The Beaver Towers series was a favourite of both mine and my brother’s when we were children and I was excited to be able to share it with Henry.
When we were at Primary School (in the late 1980’s!), Nigel Hinton visited and our original 3 books (first two my brothers, third mine) were all signed by him and the first one was the one I shared with Henry.
The first story in the series – Beaver Towers introduces us to the main characters. Philip is a human boy who gets magicked away to an island by his kite. On the island he finds himself being considered ‘The Saver’ by a group of talking animals. Most of the animals on the island have been captured by the witch Oyin and her evil creatures – the Growlers. The few that remain include an elderly Beaver called Mr Edgar, his Grandson, Baby B and Mrs Badger who looks after them.
The animals have only a few days before Oyin returns to the island and claims it to be her own, destroying all the animals. Mr Edgar uses magic to send for a ‘Saver’ but Philip was not really what they had in mind.
The story follows the adventures of Philip, Mr Edgar and Baby B as they try to defeat Oyin and the Growlers.
I thoroughly enjoyed sharing this book with Henry – he said his favourite character is Baby B as he is so funny and he is right, there were lots of chuckles at his exploits through the book. Henry said the best part was when the animals were rescued and when Baby B made up stories about the rescue. He really liked that Baby B muddled up his words too!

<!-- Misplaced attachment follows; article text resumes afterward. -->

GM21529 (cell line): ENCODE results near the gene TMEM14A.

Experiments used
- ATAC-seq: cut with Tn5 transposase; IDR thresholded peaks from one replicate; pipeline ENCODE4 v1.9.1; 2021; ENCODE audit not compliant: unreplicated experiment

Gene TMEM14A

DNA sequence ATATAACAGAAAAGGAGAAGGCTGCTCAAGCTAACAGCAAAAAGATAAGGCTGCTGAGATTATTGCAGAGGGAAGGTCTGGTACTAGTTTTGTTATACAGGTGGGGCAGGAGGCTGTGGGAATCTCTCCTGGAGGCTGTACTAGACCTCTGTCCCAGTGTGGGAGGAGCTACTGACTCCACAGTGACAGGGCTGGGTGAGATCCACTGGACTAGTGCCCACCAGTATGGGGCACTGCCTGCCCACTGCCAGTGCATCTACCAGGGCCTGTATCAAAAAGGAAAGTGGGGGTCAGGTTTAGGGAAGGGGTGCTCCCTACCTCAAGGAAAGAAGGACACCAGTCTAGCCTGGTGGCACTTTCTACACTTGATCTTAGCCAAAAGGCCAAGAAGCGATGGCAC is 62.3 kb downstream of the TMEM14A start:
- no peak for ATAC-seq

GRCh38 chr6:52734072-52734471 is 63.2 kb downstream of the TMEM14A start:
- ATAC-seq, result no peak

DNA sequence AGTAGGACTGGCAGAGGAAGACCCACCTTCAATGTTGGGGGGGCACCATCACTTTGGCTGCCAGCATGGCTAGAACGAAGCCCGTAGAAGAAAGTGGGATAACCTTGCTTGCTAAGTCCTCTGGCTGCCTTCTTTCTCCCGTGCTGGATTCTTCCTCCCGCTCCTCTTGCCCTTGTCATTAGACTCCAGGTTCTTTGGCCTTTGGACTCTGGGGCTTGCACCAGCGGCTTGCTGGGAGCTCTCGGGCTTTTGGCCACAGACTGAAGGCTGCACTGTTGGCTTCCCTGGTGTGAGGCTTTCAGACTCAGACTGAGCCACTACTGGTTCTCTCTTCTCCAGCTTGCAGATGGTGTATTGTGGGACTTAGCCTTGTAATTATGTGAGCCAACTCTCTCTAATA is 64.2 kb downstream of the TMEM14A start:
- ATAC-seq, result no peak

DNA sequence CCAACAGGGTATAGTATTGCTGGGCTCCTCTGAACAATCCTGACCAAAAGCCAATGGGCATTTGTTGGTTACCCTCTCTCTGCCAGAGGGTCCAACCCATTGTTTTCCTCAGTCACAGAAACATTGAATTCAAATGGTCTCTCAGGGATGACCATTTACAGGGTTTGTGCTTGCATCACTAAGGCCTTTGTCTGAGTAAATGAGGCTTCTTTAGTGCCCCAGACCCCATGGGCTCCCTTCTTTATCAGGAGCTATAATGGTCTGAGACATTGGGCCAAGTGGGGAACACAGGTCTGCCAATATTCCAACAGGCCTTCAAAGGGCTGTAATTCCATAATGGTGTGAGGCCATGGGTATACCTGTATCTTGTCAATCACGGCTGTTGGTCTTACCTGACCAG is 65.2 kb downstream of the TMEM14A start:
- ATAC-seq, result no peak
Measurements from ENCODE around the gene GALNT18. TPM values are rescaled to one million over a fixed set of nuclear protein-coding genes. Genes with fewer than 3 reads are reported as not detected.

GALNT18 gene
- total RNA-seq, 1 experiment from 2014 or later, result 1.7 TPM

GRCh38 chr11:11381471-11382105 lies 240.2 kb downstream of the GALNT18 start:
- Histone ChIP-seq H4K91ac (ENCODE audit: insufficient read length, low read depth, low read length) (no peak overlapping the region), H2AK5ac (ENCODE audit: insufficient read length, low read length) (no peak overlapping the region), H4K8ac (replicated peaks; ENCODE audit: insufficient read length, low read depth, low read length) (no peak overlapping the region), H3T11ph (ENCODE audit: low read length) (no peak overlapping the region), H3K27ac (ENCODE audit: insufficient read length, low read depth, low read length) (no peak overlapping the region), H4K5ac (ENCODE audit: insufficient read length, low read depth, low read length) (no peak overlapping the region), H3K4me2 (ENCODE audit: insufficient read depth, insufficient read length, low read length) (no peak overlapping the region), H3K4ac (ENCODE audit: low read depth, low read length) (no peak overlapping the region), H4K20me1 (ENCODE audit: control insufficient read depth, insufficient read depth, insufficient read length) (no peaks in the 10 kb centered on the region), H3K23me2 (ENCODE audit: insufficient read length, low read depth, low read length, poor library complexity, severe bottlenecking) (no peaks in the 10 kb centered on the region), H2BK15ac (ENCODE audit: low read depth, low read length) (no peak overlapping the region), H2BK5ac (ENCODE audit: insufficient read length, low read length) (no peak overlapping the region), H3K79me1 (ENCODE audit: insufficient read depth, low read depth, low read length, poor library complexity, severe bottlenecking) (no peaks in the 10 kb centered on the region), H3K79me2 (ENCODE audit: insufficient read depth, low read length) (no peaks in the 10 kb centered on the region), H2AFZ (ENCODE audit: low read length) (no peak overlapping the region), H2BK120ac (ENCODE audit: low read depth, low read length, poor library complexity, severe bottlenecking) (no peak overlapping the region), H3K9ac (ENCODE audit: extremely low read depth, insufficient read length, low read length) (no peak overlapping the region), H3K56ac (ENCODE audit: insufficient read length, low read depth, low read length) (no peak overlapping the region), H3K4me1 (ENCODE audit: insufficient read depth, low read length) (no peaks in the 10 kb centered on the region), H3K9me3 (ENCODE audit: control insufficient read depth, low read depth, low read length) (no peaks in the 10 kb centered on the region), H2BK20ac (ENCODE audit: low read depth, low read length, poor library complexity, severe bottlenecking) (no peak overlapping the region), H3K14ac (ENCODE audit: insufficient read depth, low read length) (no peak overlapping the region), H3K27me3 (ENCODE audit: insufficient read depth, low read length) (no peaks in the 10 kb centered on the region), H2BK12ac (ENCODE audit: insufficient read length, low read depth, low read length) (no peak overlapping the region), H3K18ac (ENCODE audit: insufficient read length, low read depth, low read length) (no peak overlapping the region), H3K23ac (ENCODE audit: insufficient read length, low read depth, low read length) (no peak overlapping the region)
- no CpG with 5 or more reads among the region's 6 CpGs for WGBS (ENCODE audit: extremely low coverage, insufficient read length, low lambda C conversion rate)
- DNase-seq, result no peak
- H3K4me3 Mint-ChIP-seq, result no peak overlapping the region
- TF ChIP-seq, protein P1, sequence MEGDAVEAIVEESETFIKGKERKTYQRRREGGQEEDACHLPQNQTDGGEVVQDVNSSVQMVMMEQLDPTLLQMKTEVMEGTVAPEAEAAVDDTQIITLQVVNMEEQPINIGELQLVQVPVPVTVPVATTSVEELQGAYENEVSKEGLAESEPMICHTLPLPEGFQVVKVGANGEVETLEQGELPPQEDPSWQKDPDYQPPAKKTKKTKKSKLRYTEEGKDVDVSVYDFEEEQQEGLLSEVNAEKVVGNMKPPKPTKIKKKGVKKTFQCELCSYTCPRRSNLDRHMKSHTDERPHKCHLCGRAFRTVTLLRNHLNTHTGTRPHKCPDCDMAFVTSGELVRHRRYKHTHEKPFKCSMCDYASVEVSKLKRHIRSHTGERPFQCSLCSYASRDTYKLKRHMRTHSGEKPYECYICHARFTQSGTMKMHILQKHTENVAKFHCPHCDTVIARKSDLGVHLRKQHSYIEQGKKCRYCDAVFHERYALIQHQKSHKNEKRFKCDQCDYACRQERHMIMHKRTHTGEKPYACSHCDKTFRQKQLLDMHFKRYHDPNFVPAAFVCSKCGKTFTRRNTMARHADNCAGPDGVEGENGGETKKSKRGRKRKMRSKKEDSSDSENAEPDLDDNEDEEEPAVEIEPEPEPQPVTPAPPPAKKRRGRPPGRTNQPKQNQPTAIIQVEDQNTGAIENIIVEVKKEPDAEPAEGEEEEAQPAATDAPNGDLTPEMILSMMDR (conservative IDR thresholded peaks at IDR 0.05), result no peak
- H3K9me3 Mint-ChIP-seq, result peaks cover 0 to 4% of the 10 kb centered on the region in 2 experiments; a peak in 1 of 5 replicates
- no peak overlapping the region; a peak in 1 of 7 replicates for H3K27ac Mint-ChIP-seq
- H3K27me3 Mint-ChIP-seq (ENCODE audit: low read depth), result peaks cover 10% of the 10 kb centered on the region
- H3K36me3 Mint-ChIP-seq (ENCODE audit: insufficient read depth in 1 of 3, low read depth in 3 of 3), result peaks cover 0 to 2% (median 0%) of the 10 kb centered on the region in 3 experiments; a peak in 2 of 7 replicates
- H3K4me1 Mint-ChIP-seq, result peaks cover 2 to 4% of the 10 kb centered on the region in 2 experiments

The chapters are varying lengths so we didn’t always read the same amount each night. I was a little concerned Henry might be bothered by some of the scarier bits with Oyin at bedtime but they didn’t seem to bother him at all. If a child is sensitive, it might be worth reading the book beforehand to make sure they wouldn’t be scared.
It is a great book and we have already started reading the second in the series – The Witches Revenge.
There are 4 books in total, the final one written much more recently so I haven’t read it myself yet – I will look forward to sharing it with Henry soon!
The Rainbow Magic stories by Daisy Meadows are extremely popular with young girls in particular and there are now many different ‘sub series’ focusing on a range of fairies.
This particular book that we read with Pippa was a chapter book but she has also read some of the beginning and early readers to herself.
Freya the Friday Fairy is part of the ‘Fun Day Fairies’ sub series – 7 books focusing on each of the days of the week’s Fairy.
It is a story about 2 girls – Rachel and Kirsty who have a special secret – they are friends with the fairies and are helping them find the Fun Day Flags which the fairies use to recharge their magic.
They have to outwit Jack Frost and his goblins who are after the flags too. The story follows their adventures as they try to retrieve Freya the Friday fairy’s flag.
The chapters are around 20 pages long with line drawn illustrations on most pages, so we usually read a chapter per night.
It is a fairly simple story so easy for Pippa to follow with good vs bad and the added attraction of fairies.
The girls are easy for Pippa to relate to and she liked the Magic, she enjoyed the baddies and liked the idea of Jack Frost being in charge of them!
Overall, it was an easy enjoyable read, perfect for fairy loving children and I’m certain Pippa will be looking out for more of the Rainbow Magic fairies!
Henry chose this book from the school library and it’s taken us a few weeks to get through it!